spot size may underlie this opposite pattern in males and females.
Current evidence does not support this idea (within-pair red spot
¼0.16, P¼0.61; our unpublished data), but this
possibility should be explored further. Mothers might adjust
offspring begging signals by allocating substances to the egg to
match parental conditions (coadaptation by maternal effects;
Hinde et al. 2009,2010) or to manipulate partner care (Müller et al.
2007). A previous experimental study in yellow-legged gull chicks
showed that an increase in yolk testosterone enhanced chatter calls
to a dummy head but this response was not affected by the red spot
size on the dummy (J. C. Noguera, S.-Y. Kim & A. Velando, unpub-
lished data). Thus, even if other maternal substances (e.g. Rubolini
et al. 2005) affect intensity of chatter calls according to red spot
size, these results may also be explained by a positive genetic cor-
relation with the maternal spot and a negative genetic correlation
with the paternal spot.
Red spot size in yellow legged-gulls is, at least in part, based on
carotenoids, an exogenous resource (Pérez et al. 2008), but its
variation may also have a genetic basis (e.g. Fitze et al. 2003;Evans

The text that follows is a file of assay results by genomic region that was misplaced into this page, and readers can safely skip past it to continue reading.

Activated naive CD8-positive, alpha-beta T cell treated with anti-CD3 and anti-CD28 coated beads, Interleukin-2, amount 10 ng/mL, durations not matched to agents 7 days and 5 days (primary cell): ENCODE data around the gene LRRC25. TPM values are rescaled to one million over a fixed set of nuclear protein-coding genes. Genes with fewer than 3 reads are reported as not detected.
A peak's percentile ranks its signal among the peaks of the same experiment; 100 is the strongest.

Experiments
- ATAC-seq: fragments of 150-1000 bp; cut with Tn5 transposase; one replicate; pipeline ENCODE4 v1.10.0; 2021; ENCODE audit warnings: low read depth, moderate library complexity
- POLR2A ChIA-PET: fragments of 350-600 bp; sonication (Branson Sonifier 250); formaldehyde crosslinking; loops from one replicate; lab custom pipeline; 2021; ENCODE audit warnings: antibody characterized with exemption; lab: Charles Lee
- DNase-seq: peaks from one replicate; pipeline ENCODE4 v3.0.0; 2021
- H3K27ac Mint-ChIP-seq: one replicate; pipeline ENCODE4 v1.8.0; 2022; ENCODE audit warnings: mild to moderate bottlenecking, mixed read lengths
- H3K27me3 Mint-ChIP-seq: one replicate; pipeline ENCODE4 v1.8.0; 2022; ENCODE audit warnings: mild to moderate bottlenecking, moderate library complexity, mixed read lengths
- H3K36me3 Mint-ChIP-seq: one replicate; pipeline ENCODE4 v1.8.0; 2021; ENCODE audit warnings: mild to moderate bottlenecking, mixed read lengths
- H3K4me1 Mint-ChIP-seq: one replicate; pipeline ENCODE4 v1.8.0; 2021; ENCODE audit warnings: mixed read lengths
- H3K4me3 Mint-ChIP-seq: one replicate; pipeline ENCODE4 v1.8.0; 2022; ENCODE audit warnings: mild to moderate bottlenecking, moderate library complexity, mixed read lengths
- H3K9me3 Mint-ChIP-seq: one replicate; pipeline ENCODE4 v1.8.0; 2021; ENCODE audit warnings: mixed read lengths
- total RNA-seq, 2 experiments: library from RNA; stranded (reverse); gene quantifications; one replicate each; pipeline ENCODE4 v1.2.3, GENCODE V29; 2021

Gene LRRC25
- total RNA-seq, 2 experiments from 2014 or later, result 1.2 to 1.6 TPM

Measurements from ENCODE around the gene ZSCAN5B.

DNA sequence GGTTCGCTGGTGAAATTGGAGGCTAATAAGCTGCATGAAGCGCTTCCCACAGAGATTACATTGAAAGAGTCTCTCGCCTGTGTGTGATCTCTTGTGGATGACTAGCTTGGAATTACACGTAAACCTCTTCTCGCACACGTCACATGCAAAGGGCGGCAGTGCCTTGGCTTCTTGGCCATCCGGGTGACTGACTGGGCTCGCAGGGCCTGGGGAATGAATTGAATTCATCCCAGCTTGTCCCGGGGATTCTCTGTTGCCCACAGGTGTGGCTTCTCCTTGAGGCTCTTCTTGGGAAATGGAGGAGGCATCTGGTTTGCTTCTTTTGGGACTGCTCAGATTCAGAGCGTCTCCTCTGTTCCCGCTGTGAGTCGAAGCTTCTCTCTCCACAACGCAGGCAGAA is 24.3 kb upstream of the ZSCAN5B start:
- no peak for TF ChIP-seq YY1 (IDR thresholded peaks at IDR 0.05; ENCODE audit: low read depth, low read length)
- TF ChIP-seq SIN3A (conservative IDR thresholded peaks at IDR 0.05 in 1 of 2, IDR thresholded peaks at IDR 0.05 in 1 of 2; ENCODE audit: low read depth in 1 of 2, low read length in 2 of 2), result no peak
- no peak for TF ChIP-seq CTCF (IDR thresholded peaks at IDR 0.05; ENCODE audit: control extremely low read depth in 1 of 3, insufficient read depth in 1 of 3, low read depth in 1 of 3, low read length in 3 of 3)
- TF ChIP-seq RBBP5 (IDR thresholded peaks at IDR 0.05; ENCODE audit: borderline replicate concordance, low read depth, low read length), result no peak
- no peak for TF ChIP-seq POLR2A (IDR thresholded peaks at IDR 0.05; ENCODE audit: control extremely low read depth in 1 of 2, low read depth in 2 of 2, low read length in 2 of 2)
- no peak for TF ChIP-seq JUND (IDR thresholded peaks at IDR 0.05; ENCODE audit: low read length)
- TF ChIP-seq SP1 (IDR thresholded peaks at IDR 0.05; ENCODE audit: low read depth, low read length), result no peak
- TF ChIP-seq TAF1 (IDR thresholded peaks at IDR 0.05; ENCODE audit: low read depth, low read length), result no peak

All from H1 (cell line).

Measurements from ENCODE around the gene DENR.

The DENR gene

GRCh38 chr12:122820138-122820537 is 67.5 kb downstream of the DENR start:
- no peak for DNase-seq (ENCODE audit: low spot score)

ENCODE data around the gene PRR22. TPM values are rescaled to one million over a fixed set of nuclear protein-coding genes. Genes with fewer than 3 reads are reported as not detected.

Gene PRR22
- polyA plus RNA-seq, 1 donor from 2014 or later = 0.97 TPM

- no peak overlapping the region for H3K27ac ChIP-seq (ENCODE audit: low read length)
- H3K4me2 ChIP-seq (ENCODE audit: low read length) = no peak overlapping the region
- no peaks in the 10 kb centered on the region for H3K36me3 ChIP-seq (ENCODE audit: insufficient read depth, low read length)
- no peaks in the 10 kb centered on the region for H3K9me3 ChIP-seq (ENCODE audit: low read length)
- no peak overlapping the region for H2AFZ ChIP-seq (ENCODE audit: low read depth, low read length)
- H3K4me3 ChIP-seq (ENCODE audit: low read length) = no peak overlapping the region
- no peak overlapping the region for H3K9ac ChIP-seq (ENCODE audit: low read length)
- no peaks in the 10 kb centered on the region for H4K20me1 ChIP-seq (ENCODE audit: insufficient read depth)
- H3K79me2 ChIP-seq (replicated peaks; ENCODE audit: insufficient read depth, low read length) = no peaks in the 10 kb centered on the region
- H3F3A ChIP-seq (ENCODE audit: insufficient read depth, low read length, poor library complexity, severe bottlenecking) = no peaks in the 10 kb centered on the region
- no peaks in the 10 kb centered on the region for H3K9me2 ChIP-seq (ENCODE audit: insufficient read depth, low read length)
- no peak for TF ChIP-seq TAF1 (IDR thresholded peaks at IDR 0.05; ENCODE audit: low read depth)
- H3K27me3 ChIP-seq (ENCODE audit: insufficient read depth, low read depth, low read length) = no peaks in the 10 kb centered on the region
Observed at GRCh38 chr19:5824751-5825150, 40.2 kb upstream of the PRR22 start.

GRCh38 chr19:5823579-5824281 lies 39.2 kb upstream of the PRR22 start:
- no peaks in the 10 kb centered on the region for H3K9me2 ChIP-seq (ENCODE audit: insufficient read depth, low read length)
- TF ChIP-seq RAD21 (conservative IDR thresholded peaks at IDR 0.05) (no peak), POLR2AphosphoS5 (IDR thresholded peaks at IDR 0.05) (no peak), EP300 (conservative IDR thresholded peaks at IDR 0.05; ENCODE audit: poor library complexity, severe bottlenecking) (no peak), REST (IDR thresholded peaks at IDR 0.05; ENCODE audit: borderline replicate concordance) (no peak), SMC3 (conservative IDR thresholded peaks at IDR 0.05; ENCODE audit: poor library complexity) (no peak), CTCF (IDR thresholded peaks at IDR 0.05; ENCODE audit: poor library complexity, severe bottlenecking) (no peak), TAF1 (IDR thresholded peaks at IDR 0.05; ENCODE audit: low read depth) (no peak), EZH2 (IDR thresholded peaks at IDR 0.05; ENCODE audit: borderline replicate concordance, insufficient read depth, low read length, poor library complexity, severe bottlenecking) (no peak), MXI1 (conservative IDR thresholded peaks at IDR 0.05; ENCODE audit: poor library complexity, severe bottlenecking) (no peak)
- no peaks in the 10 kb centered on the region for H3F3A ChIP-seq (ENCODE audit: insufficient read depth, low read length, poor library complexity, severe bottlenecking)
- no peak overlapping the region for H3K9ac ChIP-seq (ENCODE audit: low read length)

& Sheldon 2012) caused, for example, by genetic differences in
carotenoid acquisition, absorption, transport and deposition (Craig
& Foote 2001;Walsh et al. 2012). On the other hand, a cross-
fostering experiment suggested the presence of signiﬁcant ge-
netic variation in the intensity of chatter calls (h
¼0.33; Kim et al.
2011). Fathers but not mothers allocate food according to the in-
tensity of chatter calls (J. C. Noguera, S.-Y. Kim & A. Velando, un-
published data), indicating that the effect of offspring begging on
parental response differs between mothers and fathers (sex-spe-
ciﬁc effect of demand on supply; Parker et al. 2002). As shown by
theoretical models, parental responsiveness to offspring solicita-
tion is expected to inﬂuence the coadaptation and hence the ge-
netic architecture between parental and offspring traits (see details
in Kölliker et al. 2005). Although these results should be taken with
caution owing to the relatively small sample size (especially in
males), they suggest that parental red spot and offspring begging
are traits subject to coadaptation by either a genetic effect or a
maternal effect and antagonistic coevolution among family mem-
bers (Moore et al. 1997;Wolf et al. 1998;Smiseth et al. 2008;Hinde
et al. 2010).